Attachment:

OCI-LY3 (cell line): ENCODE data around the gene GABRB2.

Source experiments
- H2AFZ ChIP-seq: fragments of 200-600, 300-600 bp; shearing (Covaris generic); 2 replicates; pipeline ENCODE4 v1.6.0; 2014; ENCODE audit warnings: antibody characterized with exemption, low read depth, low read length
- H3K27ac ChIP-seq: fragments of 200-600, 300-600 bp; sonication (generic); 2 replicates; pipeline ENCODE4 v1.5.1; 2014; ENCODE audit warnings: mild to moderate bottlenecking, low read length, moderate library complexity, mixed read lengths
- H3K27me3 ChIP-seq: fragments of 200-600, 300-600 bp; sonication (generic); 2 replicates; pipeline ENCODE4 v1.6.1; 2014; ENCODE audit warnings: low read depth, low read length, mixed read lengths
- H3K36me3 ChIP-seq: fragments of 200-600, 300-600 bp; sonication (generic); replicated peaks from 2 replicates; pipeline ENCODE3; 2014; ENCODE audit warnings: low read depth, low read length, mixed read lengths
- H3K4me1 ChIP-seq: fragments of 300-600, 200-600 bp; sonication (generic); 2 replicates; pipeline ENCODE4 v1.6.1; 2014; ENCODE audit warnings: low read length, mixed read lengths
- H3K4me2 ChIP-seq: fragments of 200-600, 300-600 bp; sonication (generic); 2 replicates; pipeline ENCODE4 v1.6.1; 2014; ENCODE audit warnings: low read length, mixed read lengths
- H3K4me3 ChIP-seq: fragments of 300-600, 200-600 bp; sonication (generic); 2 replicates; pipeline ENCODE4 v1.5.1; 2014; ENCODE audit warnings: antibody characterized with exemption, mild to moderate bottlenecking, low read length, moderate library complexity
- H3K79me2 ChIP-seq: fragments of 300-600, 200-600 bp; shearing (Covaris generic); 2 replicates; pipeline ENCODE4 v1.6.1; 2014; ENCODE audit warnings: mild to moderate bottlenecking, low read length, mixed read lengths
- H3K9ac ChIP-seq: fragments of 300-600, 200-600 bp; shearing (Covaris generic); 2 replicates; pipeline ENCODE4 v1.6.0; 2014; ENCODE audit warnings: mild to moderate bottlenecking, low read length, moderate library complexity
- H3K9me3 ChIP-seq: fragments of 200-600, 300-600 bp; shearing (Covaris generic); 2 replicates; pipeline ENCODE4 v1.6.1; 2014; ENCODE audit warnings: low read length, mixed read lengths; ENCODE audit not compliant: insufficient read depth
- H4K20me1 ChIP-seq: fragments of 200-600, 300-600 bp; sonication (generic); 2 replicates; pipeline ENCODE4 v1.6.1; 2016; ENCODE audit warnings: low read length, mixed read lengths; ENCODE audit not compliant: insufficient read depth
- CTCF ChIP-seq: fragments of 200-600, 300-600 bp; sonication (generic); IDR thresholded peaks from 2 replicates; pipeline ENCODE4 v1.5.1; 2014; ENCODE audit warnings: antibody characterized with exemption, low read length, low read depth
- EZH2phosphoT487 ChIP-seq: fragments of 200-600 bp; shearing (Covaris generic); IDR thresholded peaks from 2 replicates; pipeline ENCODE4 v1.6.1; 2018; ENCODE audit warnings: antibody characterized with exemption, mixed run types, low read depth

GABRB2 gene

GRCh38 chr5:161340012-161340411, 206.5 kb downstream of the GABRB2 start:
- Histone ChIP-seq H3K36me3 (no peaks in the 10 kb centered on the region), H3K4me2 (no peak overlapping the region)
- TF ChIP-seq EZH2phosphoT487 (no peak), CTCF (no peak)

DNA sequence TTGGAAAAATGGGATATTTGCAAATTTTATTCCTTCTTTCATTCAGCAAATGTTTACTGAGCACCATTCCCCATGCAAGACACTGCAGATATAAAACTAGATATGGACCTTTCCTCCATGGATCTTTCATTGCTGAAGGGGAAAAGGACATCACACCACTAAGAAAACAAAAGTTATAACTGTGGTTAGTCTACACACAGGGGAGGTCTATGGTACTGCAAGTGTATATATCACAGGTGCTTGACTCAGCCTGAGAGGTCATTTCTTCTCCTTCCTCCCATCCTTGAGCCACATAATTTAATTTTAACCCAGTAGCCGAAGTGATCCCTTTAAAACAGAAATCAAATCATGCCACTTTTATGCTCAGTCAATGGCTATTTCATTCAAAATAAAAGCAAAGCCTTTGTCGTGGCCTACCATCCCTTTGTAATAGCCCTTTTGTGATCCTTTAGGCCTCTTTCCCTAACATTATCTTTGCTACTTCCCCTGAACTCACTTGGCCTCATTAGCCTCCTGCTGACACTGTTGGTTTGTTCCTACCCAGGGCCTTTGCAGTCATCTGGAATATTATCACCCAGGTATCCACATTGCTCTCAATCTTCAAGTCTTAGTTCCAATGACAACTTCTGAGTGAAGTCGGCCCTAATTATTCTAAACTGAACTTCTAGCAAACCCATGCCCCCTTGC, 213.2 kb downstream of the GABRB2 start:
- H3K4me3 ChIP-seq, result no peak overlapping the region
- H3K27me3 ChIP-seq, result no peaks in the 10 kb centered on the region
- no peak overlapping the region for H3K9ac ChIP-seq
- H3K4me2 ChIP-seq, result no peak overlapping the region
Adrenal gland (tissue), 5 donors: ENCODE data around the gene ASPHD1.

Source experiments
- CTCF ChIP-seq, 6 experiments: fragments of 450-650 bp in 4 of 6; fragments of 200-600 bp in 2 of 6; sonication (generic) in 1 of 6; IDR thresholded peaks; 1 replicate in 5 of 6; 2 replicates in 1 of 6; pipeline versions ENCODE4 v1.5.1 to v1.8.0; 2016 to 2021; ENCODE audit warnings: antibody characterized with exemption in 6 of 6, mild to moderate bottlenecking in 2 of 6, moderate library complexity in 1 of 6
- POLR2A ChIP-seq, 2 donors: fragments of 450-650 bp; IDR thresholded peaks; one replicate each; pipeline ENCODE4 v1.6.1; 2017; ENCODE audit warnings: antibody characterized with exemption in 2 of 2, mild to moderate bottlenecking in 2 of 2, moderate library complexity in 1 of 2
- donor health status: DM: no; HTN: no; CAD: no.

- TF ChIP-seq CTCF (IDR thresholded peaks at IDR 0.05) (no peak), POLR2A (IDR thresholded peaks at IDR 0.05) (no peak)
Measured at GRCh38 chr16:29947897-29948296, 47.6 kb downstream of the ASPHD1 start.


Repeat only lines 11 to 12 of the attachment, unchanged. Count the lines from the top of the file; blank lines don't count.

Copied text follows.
- H3K9ac ChIP-seq: fragments of 300-600, 200-600 bp; shearing (Covaris generic); 2 replicates; pipeline ENCODE4 v1.6.0; 2014; ENCODE audit warnings: mild to moderate bottlenecking, low read length, moderate library complexity
- H3K9me3 ChIP-seq: fragments of 200-600, 300-600 bp; shearing (Covaris generic); 2 replicates; pipeline ENCODE4 v1.6.1; 2014; ENCODE audit warnings: low read length, mixed read lengths; ENCODE audit not compliant: insufficient read depth